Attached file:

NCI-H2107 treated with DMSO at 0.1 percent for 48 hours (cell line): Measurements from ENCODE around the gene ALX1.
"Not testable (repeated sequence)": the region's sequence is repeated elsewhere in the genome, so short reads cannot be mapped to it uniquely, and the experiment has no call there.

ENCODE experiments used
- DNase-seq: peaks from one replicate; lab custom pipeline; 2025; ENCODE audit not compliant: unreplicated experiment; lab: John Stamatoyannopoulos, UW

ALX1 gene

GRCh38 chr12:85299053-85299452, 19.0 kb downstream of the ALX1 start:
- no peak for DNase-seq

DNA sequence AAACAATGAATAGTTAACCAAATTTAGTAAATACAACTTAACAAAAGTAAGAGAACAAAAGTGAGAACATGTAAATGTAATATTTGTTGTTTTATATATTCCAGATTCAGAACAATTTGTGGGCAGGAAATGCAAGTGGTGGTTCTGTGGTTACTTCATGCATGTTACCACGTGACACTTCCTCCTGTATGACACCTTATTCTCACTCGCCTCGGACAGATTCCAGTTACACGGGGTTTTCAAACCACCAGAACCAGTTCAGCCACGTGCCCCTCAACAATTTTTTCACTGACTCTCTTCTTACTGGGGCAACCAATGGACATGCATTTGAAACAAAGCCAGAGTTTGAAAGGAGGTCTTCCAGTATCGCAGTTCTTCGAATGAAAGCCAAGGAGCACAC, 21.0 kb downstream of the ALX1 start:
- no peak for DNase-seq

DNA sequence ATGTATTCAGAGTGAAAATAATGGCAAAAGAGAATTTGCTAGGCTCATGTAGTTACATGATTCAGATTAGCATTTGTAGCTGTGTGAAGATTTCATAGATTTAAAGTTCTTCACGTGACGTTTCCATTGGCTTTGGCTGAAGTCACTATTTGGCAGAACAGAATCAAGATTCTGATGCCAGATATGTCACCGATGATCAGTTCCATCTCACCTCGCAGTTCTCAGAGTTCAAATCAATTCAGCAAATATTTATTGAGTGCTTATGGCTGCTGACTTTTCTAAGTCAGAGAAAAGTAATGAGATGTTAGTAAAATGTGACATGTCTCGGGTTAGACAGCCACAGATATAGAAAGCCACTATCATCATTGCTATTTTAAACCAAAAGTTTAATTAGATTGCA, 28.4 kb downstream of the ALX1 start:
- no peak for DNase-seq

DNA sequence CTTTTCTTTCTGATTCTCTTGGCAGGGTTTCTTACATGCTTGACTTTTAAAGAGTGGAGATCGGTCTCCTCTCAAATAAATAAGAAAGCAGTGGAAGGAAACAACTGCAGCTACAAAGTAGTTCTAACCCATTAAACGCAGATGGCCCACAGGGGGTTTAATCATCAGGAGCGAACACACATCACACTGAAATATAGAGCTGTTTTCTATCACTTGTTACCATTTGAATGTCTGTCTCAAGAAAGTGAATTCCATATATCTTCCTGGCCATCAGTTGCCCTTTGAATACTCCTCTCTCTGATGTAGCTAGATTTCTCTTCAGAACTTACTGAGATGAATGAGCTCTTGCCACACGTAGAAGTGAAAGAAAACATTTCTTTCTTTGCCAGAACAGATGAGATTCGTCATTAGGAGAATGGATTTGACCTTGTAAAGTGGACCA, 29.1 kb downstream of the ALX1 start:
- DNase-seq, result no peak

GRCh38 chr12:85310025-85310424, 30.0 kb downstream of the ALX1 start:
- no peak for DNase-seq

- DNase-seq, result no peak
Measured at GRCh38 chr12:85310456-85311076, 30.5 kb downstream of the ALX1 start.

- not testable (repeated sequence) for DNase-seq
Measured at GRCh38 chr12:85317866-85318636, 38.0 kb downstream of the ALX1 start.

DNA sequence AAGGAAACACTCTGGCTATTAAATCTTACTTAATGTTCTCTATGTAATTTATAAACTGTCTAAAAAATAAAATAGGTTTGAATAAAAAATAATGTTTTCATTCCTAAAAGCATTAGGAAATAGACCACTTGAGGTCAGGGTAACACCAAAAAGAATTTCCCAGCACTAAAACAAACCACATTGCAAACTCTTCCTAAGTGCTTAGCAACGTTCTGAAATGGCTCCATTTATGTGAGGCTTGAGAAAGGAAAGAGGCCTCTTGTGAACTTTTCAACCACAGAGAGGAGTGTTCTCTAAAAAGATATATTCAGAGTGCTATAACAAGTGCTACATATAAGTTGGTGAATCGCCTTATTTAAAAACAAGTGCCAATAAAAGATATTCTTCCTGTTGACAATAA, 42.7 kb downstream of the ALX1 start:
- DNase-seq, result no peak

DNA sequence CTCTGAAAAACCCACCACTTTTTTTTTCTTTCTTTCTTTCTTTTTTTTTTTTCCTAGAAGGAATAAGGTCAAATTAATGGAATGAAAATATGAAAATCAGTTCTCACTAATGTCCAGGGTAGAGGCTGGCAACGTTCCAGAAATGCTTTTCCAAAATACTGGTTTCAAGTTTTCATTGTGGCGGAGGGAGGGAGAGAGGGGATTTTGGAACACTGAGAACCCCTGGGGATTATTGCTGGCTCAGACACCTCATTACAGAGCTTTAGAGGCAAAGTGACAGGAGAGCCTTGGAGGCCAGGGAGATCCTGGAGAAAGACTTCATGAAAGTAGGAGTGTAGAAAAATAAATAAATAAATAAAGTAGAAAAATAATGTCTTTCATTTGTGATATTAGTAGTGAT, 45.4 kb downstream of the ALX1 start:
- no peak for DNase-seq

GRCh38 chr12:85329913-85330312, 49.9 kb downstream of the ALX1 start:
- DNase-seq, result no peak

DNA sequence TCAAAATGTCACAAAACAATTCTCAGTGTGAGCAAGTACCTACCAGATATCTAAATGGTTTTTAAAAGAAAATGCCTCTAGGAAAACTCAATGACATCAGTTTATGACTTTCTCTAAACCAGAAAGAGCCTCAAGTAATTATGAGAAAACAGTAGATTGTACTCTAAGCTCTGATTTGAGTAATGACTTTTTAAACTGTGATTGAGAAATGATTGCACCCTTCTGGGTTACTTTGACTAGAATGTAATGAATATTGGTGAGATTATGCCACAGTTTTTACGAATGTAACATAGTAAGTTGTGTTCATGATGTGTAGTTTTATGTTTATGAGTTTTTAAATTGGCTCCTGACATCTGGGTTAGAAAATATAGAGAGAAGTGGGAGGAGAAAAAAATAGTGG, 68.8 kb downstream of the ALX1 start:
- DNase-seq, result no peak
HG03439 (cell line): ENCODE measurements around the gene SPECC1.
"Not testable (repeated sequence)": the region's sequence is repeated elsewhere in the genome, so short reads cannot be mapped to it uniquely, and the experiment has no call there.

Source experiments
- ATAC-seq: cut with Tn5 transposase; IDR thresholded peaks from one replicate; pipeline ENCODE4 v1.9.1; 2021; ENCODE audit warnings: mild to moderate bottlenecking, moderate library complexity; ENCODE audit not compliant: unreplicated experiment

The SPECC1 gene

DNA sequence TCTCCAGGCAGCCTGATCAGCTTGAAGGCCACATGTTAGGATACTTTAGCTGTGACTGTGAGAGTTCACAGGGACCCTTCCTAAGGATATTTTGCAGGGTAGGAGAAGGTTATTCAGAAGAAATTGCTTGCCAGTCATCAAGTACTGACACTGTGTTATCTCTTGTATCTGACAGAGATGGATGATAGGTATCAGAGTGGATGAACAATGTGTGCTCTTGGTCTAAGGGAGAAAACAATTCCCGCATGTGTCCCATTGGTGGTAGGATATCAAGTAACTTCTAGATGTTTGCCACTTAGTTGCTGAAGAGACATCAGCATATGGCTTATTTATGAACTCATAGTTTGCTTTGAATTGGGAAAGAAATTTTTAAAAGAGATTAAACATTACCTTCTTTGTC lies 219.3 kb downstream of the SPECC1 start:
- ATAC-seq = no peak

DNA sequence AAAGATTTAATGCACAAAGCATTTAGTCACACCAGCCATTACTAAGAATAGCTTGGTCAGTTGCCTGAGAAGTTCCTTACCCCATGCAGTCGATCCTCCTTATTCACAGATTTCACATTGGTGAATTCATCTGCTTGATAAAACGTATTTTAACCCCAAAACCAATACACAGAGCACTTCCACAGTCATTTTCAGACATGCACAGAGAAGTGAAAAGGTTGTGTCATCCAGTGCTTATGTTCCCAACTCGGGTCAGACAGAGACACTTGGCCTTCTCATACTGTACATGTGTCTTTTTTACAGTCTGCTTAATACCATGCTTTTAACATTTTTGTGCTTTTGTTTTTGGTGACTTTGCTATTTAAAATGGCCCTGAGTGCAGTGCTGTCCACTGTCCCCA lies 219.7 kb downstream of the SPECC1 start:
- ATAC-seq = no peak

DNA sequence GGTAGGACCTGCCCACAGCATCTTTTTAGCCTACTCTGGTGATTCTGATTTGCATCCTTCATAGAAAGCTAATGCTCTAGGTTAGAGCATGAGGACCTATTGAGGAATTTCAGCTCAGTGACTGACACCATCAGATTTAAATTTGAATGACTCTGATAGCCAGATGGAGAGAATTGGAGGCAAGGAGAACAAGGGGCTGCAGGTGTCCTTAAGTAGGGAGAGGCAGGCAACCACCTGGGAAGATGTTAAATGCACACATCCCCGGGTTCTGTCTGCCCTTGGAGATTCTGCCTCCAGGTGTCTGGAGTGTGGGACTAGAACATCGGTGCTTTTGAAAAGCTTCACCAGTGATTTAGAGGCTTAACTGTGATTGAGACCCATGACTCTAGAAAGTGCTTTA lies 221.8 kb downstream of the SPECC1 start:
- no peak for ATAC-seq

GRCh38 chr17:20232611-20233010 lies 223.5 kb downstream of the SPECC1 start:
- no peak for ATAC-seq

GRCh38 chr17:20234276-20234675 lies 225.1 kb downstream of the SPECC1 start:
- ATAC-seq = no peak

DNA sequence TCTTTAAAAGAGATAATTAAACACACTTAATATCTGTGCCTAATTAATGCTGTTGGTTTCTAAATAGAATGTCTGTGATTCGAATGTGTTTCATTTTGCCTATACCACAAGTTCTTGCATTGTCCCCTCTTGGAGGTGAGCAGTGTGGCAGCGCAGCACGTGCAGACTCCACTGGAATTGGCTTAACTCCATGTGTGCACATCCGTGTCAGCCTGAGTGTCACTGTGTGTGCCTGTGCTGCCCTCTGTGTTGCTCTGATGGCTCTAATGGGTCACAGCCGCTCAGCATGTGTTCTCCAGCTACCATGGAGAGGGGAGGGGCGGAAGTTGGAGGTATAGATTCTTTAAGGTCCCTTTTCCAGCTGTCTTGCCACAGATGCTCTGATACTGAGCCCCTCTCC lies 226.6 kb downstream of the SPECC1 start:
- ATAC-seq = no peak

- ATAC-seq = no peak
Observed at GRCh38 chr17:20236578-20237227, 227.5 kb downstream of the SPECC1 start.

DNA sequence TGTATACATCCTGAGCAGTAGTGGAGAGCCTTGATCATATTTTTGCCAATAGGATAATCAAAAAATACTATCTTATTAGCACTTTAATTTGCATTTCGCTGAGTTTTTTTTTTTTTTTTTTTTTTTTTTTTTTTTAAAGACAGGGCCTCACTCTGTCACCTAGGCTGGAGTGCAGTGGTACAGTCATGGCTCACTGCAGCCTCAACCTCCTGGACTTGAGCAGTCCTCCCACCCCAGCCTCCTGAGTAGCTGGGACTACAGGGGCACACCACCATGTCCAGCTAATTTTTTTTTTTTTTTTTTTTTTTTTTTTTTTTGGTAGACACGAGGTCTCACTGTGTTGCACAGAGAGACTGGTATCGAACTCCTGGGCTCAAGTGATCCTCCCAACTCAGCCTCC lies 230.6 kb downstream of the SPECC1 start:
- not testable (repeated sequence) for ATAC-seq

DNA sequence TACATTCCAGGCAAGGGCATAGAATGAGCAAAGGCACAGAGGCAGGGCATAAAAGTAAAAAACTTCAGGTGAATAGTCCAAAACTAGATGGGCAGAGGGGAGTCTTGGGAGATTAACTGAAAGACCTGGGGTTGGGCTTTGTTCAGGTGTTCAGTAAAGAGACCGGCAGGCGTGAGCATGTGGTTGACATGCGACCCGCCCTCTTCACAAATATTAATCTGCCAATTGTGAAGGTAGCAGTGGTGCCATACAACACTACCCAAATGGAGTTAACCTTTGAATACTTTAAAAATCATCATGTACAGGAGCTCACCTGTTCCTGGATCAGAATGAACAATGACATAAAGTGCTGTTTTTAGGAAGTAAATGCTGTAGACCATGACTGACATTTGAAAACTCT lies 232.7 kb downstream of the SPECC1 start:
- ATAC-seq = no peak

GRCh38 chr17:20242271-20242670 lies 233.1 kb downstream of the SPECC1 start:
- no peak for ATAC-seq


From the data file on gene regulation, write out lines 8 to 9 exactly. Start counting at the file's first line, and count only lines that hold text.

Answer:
DNA sequence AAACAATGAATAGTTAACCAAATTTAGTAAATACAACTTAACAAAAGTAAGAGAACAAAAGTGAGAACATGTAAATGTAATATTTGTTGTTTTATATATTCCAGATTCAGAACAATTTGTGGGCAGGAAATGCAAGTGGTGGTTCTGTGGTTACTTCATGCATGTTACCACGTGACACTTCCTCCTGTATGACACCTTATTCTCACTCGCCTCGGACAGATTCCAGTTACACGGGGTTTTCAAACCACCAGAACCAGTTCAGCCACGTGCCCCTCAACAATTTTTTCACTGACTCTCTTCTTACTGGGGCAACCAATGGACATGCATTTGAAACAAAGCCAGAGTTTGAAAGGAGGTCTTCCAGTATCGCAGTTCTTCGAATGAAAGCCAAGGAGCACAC, 21.0 kb downstream of the ALX1 start:
- no peak for DNase-seq